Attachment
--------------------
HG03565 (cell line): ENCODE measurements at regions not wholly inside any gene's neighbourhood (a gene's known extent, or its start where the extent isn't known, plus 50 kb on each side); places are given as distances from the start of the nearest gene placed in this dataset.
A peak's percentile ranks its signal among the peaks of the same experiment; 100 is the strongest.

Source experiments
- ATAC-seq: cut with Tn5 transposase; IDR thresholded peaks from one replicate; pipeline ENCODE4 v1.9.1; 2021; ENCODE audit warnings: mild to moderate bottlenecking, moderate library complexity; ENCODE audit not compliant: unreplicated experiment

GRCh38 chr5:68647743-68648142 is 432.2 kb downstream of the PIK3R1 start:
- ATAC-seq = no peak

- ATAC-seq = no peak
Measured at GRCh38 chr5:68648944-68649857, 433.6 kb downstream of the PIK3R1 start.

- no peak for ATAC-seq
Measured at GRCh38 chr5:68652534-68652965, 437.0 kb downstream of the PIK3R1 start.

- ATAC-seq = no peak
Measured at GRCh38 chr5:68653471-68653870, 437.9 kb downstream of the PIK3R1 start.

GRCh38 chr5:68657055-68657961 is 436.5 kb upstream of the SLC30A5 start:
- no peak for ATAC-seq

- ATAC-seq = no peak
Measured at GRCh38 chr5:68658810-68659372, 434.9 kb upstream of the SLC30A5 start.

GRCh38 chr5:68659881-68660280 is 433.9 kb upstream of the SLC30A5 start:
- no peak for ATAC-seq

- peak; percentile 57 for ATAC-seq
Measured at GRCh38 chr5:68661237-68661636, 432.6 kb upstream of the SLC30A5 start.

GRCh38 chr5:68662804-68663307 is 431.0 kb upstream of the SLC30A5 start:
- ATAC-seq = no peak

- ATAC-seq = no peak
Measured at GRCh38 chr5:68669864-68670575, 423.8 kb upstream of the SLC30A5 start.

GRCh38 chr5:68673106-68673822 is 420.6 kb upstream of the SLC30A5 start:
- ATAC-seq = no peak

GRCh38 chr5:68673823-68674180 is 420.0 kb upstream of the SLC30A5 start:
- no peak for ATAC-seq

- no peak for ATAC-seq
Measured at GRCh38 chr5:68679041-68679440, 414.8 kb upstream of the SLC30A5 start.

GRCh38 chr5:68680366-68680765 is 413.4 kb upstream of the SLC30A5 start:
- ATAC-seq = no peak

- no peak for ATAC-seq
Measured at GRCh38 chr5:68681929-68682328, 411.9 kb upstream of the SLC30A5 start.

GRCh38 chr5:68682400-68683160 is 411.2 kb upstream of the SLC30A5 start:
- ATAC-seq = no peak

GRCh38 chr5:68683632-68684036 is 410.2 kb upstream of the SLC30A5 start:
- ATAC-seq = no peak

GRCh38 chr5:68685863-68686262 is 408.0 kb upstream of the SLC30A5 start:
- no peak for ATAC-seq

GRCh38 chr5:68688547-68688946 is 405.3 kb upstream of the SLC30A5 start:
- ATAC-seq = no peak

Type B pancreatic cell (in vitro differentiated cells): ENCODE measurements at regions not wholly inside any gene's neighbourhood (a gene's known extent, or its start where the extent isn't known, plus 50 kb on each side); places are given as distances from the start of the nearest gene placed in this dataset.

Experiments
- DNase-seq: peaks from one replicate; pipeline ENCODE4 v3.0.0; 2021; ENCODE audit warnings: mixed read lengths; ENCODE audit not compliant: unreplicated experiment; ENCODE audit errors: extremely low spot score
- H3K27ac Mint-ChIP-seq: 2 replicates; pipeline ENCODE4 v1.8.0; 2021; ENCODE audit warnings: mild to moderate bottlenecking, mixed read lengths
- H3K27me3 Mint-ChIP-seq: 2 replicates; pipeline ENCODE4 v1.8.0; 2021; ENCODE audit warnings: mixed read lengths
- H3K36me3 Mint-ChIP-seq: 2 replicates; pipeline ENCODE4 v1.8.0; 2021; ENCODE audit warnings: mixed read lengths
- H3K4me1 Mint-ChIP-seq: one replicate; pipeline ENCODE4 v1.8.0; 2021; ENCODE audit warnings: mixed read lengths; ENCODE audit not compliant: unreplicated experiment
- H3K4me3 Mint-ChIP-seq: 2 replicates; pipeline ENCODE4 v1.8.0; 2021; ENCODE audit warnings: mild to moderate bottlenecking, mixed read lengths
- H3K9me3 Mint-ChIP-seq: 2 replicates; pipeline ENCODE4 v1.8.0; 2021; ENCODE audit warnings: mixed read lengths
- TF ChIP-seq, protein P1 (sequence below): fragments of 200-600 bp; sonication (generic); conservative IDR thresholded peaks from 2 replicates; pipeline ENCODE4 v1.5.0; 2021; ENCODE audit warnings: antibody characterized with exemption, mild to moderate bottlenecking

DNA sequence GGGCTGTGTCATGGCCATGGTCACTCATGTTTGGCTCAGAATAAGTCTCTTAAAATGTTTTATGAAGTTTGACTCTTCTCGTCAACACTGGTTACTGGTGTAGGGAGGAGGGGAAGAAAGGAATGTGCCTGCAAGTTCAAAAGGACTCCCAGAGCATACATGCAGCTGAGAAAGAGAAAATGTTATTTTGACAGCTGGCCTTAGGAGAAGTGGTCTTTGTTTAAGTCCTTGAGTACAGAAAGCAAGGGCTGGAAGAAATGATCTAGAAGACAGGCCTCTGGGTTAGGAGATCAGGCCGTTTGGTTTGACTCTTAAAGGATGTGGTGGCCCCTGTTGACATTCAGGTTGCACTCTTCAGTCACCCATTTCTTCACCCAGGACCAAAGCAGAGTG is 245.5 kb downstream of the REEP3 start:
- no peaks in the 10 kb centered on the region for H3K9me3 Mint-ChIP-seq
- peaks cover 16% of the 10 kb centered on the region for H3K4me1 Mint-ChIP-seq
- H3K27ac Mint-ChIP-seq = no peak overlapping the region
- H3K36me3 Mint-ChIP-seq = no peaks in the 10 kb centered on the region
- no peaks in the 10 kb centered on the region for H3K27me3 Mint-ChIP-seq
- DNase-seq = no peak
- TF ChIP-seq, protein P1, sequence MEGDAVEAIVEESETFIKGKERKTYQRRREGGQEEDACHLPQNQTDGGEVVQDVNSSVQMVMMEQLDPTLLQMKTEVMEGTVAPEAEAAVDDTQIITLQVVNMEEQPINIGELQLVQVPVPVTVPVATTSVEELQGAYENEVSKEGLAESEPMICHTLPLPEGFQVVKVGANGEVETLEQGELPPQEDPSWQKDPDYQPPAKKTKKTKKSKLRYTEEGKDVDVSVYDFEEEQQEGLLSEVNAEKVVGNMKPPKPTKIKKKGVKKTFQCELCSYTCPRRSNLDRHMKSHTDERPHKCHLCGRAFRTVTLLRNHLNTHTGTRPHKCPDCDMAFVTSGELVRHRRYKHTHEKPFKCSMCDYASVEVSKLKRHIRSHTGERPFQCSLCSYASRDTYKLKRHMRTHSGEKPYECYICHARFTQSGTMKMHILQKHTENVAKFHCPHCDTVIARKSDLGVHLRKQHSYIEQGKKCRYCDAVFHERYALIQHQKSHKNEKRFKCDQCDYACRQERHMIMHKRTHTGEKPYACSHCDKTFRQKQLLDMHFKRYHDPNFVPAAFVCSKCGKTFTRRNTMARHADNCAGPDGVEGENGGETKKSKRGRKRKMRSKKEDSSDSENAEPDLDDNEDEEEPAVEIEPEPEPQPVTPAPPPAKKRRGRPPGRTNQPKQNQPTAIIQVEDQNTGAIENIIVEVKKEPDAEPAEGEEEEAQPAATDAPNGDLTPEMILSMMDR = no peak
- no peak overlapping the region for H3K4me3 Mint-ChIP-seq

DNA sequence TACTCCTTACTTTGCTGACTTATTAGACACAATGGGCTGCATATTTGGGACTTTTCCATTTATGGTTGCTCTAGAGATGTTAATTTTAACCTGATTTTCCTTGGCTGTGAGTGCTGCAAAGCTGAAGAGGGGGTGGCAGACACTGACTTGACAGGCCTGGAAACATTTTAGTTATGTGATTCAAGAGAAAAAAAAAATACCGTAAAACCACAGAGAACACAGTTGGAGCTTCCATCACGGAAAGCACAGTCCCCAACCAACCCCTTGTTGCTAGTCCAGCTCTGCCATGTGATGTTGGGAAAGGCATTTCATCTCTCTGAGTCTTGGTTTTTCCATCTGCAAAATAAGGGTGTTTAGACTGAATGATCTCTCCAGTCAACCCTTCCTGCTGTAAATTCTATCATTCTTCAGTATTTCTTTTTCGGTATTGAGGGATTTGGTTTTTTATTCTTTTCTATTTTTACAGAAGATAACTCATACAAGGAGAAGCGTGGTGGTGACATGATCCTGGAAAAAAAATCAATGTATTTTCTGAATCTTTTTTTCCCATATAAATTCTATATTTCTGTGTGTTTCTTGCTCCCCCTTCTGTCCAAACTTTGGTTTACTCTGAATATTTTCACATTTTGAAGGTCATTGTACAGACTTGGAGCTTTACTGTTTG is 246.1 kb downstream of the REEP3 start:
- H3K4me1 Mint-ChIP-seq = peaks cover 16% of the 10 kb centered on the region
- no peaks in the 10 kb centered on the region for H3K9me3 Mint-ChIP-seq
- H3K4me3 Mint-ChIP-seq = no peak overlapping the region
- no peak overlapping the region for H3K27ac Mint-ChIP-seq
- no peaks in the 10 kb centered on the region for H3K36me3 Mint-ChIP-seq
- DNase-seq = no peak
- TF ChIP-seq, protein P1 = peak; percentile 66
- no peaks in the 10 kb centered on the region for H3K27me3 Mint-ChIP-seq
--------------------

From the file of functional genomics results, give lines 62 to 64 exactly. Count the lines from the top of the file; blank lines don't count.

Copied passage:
DNA sequence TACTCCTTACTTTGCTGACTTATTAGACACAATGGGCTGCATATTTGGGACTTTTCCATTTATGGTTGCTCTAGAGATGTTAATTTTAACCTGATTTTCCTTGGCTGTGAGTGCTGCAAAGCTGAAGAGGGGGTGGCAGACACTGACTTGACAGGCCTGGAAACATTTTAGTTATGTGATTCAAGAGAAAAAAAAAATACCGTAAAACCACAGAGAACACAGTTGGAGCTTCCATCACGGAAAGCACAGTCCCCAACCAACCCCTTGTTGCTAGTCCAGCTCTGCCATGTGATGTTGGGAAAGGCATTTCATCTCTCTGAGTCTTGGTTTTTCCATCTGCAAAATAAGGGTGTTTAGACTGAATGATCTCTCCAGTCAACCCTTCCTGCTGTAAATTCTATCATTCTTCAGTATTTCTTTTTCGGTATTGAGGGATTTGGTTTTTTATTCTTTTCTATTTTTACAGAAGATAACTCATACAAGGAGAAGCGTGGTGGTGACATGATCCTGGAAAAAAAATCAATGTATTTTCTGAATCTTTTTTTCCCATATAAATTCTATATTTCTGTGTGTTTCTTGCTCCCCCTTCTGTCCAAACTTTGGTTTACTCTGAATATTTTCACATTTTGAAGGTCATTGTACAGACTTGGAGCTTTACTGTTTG is 246.1 kb downstream of the REEP3 start:
- H3K4me1 Mint-ChIP-seq = peaks cover 16% of the 10 kb centered on the region
- no peaks in the 10 kb centered on the region for H3K9me3 Mint-ChIP-seq